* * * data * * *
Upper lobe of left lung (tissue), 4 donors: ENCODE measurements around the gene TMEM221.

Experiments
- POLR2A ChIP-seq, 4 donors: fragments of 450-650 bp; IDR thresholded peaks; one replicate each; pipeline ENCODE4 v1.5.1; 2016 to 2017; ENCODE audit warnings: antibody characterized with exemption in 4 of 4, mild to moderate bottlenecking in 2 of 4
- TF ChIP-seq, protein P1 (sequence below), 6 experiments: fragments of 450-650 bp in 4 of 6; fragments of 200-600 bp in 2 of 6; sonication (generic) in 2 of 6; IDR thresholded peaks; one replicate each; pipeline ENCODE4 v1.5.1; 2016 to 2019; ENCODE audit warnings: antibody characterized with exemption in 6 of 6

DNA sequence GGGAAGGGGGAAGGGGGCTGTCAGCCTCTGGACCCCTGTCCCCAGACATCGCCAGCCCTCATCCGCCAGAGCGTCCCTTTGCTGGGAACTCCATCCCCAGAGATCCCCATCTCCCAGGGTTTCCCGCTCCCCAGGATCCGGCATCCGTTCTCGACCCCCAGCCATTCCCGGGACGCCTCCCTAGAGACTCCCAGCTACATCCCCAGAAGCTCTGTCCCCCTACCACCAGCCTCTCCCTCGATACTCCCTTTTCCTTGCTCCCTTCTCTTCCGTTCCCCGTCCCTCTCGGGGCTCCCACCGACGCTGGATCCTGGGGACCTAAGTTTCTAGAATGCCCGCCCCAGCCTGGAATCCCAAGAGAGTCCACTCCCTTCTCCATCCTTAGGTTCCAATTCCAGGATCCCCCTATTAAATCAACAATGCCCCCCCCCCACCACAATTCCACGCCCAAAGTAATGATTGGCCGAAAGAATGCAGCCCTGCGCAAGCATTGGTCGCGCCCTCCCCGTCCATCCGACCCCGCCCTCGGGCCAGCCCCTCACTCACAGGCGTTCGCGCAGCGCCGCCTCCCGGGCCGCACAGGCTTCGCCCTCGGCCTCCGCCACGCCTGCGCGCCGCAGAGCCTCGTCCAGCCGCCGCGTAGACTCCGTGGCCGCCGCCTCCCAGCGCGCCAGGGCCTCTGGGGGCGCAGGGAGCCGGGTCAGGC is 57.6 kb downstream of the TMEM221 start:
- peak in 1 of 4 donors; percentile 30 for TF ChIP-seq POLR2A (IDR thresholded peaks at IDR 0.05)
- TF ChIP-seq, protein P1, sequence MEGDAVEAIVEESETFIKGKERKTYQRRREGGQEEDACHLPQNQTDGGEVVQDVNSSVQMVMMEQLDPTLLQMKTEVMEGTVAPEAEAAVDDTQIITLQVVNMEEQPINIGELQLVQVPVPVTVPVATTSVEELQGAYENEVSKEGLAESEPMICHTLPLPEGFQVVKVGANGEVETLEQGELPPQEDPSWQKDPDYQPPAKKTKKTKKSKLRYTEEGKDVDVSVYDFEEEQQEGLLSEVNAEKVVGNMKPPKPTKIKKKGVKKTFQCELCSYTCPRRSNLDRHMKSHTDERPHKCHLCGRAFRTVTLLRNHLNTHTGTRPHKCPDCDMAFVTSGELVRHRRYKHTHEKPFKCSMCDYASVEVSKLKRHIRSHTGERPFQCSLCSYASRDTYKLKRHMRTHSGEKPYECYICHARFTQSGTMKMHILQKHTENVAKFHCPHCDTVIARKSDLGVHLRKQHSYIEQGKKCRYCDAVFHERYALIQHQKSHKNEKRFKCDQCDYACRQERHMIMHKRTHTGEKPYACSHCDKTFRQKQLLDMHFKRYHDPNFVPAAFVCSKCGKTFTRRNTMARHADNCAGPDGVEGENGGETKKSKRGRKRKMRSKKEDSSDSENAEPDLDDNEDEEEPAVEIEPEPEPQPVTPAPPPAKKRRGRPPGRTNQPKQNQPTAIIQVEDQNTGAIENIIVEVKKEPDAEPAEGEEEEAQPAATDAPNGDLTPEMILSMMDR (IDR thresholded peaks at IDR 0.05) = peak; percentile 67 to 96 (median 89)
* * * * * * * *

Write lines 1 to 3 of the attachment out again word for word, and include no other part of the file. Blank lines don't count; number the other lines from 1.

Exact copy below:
Upper lobe of left lung (tissue), 4 donors: ENCODE measurements around the gene TMEM221.

Experiments
- POLR2A ChIP-seq, 4 donors: fragments of 450-650 bp; IDR thresholded peaks; one replicate each; pipeline ENCODE4 v1.5.1; 2016 to 2017; ENCODE audit warnings: antibody characterized with exemption in 4 of 4, mild to moderate bottlenecking in 2 of 4